Saturday, June 25, 2011

Universal through Particular

Stephen here...

James Joyce once said "in the particular contains the universal". My daughter had a particular experience recently that has made me think about and ask universal questions.

Last Wednesday, Jocelyn and I were playing in the backyard before Kari came home. Jocelyn was bouncing back and forth between her scooter, swing, drawing easel, and her empty plastic pool.

I do not remember how it happened, but next thing I knew, we are by the hose and she turns it on.

Jocelyn loved it. She was not jumping up and down, giggling and all that. But she was completely captivated with the hose and water. This is not the first time she has played with the hose and water. She does that just about every weekend.

What was different this day was her exploration and imagination appeared elevated. In the past, she would be content playing with the water coming out of the hose. On this day, however, she wanted to direct and purposefully use the water.

My heart about melted when she began watering her pacifier.

It was as if she thought that by "watering" it, more pacifiers would be produced. I'm not going to get into all the learning theory she is actively engaged in and all that. I know she was learning.

I could have sat there all day and watched her play with the water. I certainly spent hours playing in the front yard of my parents house, making dirt race tracks and using the hose to race leaves down the angle of the driveway. (I never had hot wheels tracks...was never really interested in them!)

This experience of Jocelyn playing with water for at least fifteen minutes has caused me to think...

How do I teach my 21-month old to be responsible with water and all of earth's resources?

My parents never talked to my sister and I about these topics.

I am certainly not a fan of the marketing campaign to "Go Green." In addition, I must admit that I have not treated the earth's resources in a responsible manner over the years.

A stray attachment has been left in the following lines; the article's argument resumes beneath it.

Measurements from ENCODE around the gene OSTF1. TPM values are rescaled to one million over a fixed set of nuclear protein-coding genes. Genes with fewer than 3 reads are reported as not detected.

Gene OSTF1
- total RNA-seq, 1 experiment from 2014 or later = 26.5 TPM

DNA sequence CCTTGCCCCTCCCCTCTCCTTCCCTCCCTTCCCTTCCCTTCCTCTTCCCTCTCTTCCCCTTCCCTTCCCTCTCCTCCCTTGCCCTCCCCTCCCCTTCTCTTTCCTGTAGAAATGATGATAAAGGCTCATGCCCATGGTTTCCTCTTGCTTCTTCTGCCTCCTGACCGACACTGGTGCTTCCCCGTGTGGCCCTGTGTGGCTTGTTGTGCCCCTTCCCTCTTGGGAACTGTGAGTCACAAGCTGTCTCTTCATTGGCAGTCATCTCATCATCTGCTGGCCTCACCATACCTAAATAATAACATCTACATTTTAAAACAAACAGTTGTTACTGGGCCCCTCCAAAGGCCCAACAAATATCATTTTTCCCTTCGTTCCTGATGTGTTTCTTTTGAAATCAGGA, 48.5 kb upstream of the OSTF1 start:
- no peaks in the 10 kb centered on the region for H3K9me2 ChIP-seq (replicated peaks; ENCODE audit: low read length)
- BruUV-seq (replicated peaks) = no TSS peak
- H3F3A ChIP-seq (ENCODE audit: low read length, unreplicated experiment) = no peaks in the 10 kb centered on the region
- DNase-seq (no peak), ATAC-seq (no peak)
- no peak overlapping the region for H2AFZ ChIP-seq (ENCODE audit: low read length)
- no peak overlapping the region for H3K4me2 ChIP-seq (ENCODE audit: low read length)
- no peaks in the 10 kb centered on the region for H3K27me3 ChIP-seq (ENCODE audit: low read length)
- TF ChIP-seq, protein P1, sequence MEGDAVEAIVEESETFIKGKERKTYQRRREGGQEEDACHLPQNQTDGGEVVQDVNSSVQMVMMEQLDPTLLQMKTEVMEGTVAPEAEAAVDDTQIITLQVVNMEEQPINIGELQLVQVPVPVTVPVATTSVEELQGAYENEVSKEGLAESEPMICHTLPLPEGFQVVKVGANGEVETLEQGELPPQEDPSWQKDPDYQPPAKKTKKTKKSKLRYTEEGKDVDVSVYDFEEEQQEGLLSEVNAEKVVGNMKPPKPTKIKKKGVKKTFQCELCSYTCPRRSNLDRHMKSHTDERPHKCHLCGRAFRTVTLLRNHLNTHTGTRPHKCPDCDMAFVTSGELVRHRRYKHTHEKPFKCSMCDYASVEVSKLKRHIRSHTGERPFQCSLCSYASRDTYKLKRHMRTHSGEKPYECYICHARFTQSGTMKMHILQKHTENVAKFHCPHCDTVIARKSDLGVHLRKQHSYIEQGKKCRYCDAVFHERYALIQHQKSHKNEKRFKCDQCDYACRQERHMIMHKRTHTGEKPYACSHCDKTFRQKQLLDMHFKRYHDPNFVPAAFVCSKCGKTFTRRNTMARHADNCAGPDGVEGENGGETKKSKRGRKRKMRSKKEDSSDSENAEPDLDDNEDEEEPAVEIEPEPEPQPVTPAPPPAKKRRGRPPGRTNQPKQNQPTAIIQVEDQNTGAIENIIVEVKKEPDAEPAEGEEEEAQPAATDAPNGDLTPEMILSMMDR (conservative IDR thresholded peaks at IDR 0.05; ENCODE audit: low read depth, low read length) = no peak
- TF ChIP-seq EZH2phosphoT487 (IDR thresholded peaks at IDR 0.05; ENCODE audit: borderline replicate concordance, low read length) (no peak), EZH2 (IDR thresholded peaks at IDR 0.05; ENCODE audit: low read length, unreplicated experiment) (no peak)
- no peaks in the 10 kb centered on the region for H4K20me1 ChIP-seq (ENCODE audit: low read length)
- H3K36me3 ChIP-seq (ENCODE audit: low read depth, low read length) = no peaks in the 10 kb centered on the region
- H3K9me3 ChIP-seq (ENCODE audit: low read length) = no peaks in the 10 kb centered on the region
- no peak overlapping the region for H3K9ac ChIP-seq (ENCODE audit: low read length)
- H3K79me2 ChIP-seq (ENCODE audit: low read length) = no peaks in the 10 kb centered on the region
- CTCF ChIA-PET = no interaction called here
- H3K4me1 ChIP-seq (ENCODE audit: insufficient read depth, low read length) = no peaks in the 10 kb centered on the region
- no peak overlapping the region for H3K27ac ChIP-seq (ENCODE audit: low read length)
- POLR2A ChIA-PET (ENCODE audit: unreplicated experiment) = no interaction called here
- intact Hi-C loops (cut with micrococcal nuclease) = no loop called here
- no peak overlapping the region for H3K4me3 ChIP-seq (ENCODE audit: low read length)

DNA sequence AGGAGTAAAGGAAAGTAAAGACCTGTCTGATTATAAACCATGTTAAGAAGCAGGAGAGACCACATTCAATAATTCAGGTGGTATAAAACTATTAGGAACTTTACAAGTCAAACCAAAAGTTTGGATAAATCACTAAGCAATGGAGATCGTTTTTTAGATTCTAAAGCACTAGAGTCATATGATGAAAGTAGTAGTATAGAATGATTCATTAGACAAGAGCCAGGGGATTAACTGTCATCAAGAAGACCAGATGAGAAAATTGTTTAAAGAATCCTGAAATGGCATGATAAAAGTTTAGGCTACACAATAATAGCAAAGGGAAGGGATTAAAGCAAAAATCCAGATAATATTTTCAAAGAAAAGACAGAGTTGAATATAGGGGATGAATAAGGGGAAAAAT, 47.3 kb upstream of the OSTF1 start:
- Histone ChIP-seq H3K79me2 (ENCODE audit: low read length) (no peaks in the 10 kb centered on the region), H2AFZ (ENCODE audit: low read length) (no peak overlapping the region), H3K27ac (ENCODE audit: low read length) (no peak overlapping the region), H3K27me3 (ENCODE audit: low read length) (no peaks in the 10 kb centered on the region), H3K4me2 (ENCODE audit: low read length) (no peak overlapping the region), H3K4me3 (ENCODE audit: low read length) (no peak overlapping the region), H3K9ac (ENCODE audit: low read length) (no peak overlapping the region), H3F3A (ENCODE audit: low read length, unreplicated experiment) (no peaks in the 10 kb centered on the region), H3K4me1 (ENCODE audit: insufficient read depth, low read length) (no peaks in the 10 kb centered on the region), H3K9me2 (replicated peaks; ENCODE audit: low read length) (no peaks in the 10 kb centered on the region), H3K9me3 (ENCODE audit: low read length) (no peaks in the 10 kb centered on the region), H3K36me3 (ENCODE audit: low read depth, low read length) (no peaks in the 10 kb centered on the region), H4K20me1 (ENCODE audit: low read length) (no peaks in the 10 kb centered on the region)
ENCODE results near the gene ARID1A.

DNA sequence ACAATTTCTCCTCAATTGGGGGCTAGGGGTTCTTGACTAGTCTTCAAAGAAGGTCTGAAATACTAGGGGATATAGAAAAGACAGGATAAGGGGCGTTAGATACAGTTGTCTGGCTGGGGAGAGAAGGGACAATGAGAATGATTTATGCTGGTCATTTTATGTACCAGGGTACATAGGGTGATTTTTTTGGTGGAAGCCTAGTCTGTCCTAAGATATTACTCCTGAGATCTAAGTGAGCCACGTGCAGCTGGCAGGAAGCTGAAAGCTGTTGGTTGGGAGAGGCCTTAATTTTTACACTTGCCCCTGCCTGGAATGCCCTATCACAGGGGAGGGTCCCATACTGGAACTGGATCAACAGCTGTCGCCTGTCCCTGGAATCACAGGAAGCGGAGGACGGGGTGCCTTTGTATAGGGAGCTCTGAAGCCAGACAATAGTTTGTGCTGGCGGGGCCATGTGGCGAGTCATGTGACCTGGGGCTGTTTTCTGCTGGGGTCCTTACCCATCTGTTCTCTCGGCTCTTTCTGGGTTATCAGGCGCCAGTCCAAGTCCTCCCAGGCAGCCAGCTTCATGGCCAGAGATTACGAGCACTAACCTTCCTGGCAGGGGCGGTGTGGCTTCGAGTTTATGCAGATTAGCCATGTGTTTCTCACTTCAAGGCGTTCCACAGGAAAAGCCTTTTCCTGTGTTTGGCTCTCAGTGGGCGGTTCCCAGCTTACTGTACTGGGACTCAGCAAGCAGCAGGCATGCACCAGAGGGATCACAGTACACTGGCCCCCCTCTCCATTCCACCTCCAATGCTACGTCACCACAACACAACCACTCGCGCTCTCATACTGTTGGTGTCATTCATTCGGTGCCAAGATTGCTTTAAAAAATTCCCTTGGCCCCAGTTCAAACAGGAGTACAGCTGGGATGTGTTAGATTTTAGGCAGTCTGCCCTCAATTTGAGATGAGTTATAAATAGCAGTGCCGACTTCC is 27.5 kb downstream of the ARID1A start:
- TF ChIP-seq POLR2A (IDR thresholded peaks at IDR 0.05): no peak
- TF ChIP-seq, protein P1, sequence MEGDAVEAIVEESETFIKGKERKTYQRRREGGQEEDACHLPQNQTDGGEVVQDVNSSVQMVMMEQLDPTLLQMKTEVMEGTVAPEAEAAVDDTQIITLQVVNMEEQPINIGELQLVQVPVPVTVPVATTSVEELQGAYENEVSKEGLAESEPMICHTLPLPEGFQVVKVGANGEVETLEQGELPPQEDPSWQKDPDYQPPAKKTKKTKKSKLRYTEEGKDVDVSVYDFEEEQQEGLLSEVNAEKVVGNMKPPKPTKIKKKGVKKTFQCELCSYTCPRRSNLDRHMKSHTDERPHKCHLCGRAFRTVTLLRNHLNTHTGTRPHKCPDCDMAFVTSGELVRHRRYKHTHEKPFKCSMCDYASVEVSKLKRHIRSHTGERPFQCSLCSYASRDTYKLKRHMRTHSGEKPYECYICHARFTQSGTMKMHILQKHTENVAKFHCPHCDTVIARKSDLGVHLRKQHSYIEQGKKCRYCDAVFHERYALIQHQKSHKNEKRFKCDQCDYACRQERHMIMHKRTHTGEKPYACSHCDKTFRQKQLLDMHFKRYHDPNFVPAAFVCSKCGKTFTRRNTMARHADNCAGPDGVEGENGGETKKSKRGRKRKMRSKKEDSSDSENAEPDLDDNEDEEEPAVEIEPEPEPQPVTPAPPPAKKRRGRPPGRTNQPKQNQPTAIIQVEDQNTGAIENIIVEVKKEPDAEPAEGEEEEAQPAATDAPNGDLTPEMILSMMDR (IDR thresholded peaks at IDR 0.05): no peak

I know I can just turn off the water and have us walk inside. I also get that she is only 21-months old and I am likely over analyzing things here...

But I do want to have these conversations with my daughter. But how? When? Will she judge me for being a hypocrite? How do I teach something I know NOTHING about and, to be honest, have not bothered to even think about until this week?

This post is cross posted at Rush the Iceberg.


  1. I think this is an important illustration of how we can learn so much from our kids and our students. Imagine the opportunities that arise when a student does something unexpected like this with an assignment. When that happens and we have to ask ourselves tough questions about our knowledge, our example and if we may come across as hypocritical or inauthentic will it cause us to shut it down or can we take the big risk and engage in the question that is raised?

  2. Roderick,

    Thanks for the comment! I like that you added the student aspect to this, it has made me think about the ways I am a hypocrite in the classroom but not here at home with my daughter! I think my students have and do forgive my hypocritical and/or inauthentic actions through honest discussions and a school year's worth of ups and downs. I am wondering to what extent our own children will be forgiving? Do they expect more out of us? Should the expect more out of us?

    Thanks for extending my thinking!

  3. Water, like so many things, are magical at this age. A little magic isn't a bad thing - even if it's wasteful. That's my take on it. Slowly introduce stewardship as she gets older.